morality. Contemporary thinkers (e.g., Scheler) see in the Sermon on the
Mount a great turning point in the field of ethos.(1) A living
morality in the existential sense is not formed only by the norms that
invest the form of the commandments, precepts and prohibitions, as in the
case of "You shall not commit adultery." The morality in which there is
realized the meaning of being a man—which
is, at the same time, the fulfillment of the law by means of the "superabounding"
of justice through subjective vitality—is
formed in the interior perception of values, from which there springs duty
as the expression of conscience, as the response of one's own personal
"ego." At the same time ethos makes us enter the depth of the norm
itself and descend within the human subject of morality. Moral value is
connected with the dynamic process of man's intimacy. To reach it, it is
not enough to stop at the surface of human actions. It is necessary to
4. In addition to the commandment, "You shall not commit adultery," the
Decalogue has also, "You shall not covet your neighbor's wife."(2) In the
Sermon on the Mount, Christ connects them with each other, in a way:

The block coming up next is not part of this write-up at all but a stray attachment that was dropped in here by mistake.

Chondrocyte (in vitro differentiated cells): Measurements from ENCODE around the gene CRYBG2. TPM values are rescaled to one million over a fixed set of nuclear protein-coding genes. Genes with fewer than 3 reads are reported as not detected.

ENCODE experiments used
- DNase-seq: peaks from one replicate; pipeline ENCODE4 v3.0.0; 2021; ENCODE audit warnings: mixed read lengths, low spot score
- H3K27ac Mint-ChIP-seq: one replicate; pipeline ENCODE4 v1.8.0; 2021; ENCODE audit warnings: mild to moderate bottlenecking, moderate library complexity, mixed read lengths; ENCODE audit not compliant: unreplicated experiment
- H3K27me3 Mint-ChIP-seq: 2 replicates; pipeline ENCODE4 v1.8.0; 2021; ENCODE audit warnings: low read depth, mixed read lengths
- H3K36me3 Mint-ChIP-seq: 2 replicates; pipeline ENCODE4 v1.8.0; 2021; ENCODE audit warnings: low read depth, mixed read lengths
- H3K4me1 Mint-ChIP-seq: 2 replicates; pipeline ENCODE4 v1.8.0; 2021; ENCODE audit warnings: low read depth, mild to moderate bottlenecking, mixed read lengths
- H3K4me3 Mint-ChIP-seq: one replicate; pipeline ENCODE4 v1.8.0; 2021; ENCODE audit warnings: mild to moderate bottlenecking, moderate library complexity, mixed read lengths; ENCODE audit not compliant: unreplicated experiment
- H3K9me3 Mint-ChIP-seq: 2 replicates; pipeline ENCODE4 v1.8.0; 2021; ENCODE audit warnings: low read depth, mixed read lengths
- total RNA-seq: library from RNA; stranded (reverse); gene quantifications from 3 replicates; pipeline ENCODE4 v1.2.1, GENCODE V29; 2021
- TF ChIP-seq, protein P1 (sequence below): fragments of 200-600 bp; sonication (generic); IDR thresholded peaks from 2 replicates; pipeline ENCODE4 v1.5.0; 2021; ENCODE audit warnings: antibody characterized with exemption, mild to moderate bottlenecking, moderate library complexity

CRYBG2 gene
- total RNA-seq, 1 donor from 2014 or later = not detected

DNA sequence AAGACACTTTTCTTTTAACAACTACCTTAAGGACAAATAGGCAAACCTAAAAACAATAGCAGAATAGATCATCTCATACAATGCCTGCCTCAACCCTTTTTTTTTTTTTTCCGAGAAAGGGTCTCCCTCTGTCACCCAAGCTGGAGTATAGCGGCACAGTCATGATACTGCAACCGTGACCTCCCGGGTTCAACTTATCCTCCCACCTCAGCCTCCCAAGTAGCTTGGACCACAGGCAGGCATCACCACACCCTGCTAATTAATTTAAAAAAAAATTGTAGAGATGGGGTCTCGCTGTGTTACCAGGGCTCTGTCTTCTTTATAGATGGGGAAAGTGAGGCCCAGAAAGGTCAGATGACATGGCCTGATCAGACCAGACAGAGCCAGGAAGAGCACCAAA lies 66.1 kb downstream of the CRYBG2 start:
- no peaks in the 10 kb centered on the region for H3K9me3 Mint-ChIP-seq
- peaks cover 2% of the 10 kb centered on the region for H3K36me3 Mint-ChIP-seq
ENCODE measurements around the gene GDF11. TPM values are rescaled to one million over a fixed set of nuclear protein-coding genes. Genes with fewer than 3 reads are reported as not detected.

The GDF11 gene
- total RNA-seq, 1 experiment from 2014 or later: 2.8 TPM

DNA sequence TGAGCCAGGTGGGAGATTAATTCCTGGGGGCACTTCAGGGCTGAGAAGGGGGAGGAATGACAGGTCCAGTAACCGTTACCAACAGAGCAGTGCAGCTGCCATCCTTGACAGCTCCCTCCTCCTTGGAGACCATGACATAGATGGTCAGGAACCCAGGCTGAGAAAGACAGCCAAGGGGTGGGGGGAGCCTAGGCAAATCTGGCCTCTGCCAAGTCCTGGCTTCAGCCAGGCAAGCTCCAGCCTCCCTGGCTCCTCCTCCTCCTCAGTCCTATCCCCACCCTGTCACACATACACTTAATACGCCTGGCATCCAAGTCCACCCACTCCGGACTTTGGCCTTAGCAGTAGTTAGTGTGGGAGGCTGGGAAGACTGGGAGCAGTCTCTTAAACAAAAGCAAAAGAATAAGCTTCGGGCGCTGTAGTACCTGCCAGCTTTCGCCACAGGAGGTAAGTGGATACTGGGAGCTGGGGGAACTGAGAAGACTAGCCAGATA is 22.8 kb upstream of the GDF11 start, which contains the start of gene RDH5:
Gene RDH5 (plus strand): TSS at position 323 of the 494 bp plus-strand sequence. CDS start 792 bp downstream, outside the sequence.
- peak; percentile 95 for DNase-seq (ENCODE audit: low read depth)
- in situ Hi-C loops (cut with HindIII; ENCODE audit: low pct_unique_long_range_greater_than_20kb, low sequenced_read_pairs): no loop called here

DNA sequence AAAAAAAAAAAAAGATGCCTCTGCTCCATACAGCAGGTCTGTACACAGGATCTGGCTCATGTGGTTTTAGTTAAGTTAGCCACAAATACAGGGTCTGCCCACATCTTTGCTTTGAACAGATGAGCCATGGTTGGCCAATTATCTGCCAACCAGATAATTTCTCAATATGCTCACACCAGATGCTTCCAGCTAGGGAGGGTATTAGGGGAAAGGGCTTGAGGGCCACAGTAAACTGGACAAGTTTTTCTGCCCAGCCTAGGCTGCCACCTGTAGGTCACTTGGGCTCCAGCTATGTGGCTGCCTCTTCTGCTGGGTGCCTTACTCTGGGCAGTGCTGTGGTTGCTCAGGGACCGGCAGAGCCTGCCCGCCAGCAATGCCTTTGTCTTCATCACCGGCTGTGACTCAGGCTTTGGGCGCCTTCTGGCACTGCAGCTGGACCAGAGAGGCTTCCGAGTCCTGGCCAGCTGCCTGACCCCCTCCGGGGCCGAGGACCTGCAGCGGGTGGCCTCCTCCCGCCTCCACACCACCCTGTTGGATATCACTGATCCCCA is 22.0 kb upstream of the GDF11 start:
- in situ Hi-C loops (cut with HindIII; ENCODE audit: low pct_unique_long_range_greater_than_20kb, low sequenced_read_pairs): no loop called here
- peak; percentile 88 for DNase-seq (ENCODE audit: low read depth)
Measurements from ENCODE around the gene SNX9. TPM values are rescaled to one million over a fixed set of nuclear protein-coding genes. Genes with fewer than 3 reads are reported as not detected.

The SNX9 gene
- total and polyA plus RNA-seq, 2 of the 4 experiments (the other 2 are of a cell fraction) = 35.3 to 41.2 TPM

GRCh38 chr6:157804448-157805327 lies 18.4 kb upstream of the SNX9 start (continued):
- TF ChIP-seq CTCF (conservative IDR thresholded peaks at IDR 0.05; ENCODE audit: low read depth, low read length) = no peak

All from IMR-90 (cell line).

"Everyone who looks at a woman lustfully has already committed adultery
with her in his heart." However, it is not so much a question of
distinguishing the scope of those two commandments of the Decalogue as of
pointing out the dimension of the interior action, referred to also in the
words: "You shall not commit adultery."
This action finds its visible expression in the "act of the body," an
act in which the man and the woman participate against the law of
matrimonial exclusiveness. The casuistry of the books of the Old Testament
aimed at investigating what constituted this "act of the body" according
to exterior criteria. At the same time, it was directed at combating
adultery, and opened to the latter various legal "loopholes."(3) In this
way, on the basis of the multiple compromises "for hardness of heart" (Mt
19:8), the meaning of the commandment as willed by the legislator
underwent a distortion. People kept to legalistic observance of the
formula, which did not superabound in the interior justice of hearts.
Christ shifts the essence of the problem to another dimension when he
says: "Everyone who looks at a woman lustfully has already committed
adultery with her in his heart." (According to ancient translations, the
text is: "...has already made her an adulteress in his heart," a formula